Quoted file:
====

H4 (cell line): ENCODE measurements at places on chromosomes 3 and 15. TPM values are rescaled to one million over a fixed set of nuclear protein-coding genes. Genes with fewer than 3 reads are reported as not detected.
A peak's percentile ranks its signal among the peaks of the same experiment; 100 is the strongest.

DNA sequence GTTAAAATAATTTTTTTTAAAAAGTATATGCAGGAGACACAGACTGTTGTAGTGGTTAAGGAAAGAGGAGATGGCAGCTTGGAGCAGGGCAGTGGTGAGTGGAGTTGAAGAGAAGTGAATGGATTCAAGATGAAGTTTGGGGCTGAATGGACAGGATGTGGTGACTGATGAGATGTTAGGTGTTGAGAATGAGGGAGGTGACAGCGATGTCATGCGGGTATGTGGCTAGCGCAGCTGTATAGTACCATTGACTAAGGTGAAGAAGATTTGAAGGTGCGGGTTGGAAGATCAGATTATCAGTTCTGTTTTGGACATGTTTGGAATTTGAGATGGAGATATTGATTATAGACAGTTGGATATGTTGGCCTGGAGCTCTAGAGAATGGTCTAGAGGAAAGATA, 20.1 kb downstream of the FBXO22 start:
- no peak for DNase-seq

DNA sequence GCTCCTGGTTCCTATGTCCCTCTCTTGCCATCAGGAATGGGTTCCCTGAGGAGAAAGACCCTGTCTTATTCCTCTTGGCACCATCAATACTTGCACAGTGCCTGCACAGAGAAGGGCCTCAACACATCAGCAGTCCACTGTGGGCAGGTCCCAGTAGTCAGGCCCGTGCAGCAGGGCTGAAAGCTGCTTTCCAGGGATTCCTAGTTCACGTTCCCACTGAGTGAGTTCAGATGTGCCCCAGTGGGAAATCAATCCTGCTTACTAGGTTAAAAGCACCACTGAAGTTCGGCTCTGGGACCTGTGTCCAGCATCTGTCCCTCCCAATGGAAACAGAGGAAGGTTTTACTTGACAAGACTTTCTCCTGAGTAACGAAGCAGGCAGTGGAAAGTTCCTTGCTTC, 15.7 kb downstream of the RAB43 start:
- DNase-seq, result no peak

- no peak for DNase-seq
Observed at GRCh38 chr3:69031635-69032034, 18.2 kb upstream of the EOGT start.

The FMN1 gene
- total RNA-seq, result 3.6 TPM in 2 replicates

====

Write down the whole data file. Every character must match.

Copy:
H4 (cell line): ENCODE measurements at places on chromosomes 3 and 15. TPM values are rescaled to one million over a fixed set of nuclear protein-coding genes. Genes with fewer than 3 reads are reported as not detected.
A peak's percentile ranks its signal among the peaks of the same experiment; 100 is the strongest.

DNA sequence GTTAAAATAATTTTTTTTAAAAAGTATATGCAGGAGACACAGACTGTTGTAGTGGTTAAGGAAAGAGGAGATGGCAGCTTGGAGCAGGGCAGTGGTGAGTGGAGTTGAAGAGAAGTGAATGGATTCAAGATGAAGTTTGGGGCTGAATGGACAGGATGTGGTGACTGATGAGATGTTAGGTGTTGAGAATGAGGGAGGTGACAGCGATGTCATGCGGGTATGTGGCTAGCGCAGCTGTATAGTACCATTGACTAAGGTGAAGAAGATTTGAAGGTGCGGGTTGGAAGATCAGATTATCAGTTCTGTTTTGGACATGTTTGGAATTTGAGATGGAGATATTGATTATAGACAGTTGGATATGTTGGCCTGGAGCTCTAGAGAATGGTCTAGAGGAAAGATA, 20.1 kb downstream of the FBXO22 start:
- no peak for DNase-seq

DNA sequence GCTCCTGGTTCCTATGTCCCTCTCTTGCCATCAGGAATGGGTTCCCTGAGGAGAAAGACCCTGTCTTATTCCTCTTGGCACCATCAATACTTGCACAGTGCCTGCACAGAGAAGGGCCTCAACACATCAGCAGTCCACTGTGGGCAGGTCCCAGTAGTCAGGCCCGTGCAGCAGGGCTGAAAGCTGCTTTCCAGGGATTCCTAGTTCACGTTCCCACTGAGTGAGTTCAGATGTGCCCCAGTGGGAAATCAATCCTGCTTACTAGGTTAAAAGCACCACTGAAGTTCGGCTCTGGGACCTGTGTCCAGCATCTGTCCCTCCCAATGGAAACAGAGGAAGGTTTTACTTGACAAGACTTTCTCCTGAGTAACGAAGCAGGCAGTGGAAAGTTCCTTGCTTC, 15.7 kb downstream of the RAB43 start:
- DNase-seq, result no peak

- no peak for DNase-seq
Observed at GRCh38 chr3:69031635-69032034, 18.2 kb upstream of the EOGT start.

The FMN1 gene
- total RNA-seq, result 3.6 TPM in 2 replicates